This blog post provides additional information about these announcements.

Continue Reading Bank Regulators Announce Actions to Support Economy

In the midst of the COVID-19 pandemic, the financial markets have experienced significant volatility. During the course of this volatility, exchanges have halted trading multiple times after declines in trading trigged circuit breakers. In addition, trading floors are transitioning to electronic trading in efforts to prevent the transmission of COVID-19 on physical trading floors. With the recent turmoil, this post provides a high-level summary of the various types of circuit breakers and what can be expected.

Read the full article on our sister blog Asset Management ADVocate.

Federal and state bank regulators today issued an interagency statement to provide additional information to financial institutions (“FIs“) that are working with borrowers affected by the Coronavirus Disease 2019 (“COVID-19“).

This post will provide a bullet point summary of this statement.

Continue Reading Federal and State Regulators Issue Statement Encouraging Banks to Work with Borrowers Affected by COVID-19

Equity derivatives are used by a wide range of buy-side firms.  For example, public companies use equity derivatives on their own shares for treasury management purposes (for example, share repurchase transactions and other stock buy-back programs).  Also, investment managers and their clients use equity derivatives in pursuit of investment objectives and related strategies.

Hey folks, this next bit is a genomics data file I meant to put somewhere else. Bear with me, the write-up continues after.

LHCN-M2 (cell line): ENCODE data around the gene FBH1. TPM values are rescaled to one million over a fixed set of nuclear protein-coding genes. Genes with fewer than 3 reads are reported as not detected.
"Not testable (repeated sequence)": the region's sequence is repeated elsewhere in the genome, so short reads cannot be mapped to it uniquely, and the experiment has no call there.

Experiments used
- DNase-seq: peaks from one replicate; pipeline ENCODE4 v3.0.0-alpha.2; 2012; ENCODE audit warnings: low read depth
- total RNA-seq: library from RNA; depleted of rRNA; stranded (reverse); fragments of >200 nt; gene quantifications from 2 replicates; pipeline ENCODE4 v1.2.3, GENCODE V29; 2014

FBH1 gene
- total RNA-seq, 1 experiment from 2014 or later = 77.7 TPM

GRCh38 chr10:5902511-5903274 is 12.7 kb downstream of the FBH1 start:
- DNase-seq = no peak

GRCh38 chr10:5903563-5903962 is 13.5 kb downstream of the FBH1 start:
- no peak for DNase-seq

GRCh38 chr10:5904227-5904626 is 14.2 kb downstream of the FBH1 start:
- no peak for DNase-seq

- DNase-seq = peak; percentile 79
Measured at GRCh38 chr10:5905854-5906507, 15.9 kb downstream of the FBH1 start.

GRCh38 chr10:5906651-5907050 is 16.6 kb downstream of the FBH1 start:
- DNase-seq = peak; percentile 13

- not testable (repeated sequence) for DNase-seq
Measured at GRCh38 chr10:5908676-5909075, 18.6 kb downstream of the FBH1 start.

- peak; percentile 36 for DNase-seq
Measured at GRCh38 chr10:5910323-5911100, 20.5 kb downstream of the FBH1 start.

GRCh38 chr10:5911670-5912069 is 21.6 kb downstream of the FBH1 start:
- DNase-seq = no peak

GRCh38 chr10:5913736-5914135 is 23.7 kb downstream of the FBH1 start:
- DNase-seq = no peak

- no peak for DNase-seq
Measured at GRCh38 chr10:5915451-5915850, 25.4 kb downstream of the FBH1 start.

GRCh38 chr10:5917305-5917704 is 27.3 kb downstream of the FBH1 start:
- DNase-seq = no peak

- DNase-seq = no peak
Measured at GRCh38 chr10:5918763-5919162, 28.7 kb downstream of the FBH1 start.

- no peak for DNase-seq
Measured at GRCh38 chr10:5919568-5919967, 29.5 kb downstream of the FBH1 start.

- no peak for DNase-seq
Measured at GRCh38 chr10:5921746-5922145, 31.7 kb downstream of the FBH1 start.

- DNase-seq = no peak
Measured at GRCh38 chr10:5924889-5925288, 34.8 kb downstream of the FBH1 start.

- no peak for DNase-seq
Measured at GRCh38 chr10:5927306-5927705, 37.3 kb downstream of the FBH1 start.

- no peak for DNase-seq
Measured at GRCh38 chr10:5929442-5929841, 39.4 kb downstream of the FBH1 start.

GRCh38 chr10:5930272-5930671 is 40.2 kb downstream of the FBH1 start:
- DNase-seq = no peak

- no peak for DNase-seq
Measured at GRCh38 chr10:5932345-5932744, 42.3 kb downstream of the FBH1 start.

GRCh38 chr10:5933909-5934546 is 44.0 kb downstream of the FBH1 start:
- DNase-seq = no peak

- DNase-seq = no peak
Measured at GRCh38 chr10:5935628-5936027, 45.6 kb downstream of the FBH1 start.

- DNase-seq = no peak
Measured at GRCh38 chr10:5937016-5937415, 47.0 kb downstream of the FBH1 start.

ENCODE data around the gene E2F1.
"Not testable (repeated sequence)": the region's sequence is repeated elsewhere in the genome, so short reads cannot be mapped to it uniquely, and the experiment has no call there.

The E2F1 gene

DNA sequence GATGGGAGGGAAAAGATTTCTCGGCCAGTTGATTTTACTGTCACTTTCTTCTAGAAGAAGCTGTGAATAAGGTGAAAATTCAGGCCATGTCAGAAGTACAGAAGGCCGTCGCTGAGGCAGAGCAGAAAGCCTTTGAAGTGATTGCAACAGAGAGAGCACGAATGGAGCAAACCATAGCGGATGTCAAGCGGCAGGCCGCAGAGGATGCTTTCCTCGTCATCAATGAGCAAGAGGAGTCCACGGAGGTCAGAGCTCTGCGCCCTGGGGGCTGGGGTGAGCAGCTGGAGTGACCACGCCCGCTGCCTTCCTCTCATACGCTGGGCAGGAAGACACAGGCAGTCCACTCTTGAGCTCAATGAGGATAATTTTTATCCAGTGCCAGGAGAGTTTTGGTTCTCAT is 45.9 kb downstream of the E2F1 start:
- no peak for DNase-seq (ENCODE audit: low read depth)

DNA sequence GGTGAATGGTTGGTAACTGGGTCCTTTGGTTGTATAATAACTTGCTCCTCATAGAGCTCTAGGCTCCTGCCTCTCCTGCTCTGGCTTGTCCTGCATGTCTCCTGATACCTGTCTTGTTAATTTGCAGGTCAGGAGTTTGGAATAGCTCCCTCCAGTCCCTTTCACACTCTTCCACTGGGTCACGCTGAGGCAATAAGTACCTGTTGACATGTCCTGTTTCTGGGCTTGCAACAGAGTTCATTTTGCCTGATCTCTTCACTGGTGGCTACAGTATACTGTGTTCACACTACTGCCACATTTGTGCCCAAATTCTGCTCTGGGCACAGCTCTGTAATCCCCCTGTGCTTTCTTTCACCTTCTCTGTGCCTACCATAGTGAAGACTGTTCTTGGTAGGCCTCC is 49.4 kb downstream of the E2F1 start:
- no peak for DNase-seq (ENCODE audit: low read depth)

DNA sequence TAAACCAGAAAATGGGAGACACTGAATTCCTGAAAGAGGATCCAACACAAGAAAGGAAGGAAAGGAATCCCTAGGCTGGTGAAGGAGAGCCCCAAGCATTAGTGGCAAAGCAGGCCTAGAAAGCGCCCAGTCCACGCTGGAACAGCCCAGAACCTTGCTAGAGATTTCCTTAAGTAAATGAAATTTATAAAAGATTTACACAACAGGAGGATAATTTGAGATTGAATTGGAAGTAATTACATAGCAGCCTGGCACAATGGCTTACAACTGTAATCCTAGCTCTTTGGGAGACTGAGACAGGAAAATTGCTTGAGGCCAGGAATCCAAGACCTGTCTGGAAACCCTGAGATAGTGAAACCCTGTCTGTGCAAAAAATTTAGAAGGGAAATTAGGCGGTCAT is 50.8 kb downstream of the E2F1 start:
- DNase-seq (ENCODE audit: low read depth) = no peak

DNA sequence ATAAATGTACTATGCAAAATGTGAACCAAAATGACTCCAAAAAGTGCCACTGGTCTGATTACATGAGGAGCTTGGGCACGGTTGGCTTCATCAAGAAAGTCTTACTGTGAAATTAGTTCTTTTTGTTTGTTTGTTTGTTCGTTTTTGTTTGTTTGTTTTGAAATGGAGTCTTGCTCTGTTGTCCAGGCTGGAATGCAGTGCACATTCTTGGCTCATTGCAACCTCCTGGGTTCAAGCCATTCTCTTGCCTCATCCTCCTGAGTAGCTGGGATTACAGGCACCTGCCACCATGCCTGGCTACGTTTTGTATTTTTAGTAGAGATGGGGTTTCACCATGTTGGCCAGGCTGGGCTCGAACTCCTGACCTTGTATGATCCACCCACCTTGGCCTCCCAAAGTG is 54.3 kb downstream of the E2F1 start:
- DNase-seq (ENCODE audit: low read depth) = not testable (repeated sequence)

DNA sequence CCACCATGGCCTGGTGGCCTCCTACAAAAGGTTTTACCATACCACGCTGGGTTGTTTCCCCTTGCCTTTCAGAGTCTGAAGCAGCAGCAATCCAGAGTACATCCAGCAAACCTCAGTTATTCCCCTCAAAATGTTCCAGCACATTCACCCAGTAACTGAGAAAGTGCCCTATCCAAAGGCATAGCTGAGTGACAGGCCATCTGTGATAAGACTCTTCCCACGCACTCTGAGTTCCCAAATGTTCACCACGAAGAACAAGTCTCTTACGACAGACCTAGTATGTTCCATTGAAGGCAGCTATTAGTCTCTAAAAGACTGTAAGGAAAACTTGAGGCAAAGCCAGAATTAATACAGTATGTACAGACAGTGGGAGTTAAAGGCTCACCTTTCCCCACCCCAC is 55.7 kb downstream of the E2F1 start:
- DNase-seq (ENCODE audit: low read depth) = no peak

Given the unprecedented levels of market volatility, counterparties to equity derivatives should consider analyzing their trade confirmations to determine whether market events could result in:

  • The termination of a particular transaction prior to its scheduled termination date; or
  • An additional payment by one of the counterparties.

In addition, it is a good idea to make sure that any payment or pricing provisions that reference a particular rate (like the Fed Funds Effective Rate) will function as intended in the current low interest rate environment.

Continue Reading Equity Derivatives and Market Volatility: Check Trade Confirmations to Determine Whether Early Termination or Additional Payments May Be Required

The Federal Deposit Insurance Corporation (FDIC) today issued an “FAQ” to financial institutions entitled, Frequently Asked Questions for Financial Institutions Affected by the Coronavirus Disease 2019 (Referred to as COVID-19).

The FDIC has highlighted the following items in respect of this FAQ:

  • The FDIC encourages financial institutions to work with customers affected by COVID-19 in a prudent manner, especially borrowers from industry sectors particularly vulnerable to the volatility in the current economic environment and small businesses and independent contractors that are reliant on affected industries.
  • A financial institution’s prudent efforts to modify the terms on existing loans for affected customers will not be subject to examiner criticism.

Continue Reading Payment Accommodations Under Commercial Loans by Banks to Borrowers: Remember the Related Interest Rate Hedge Documentation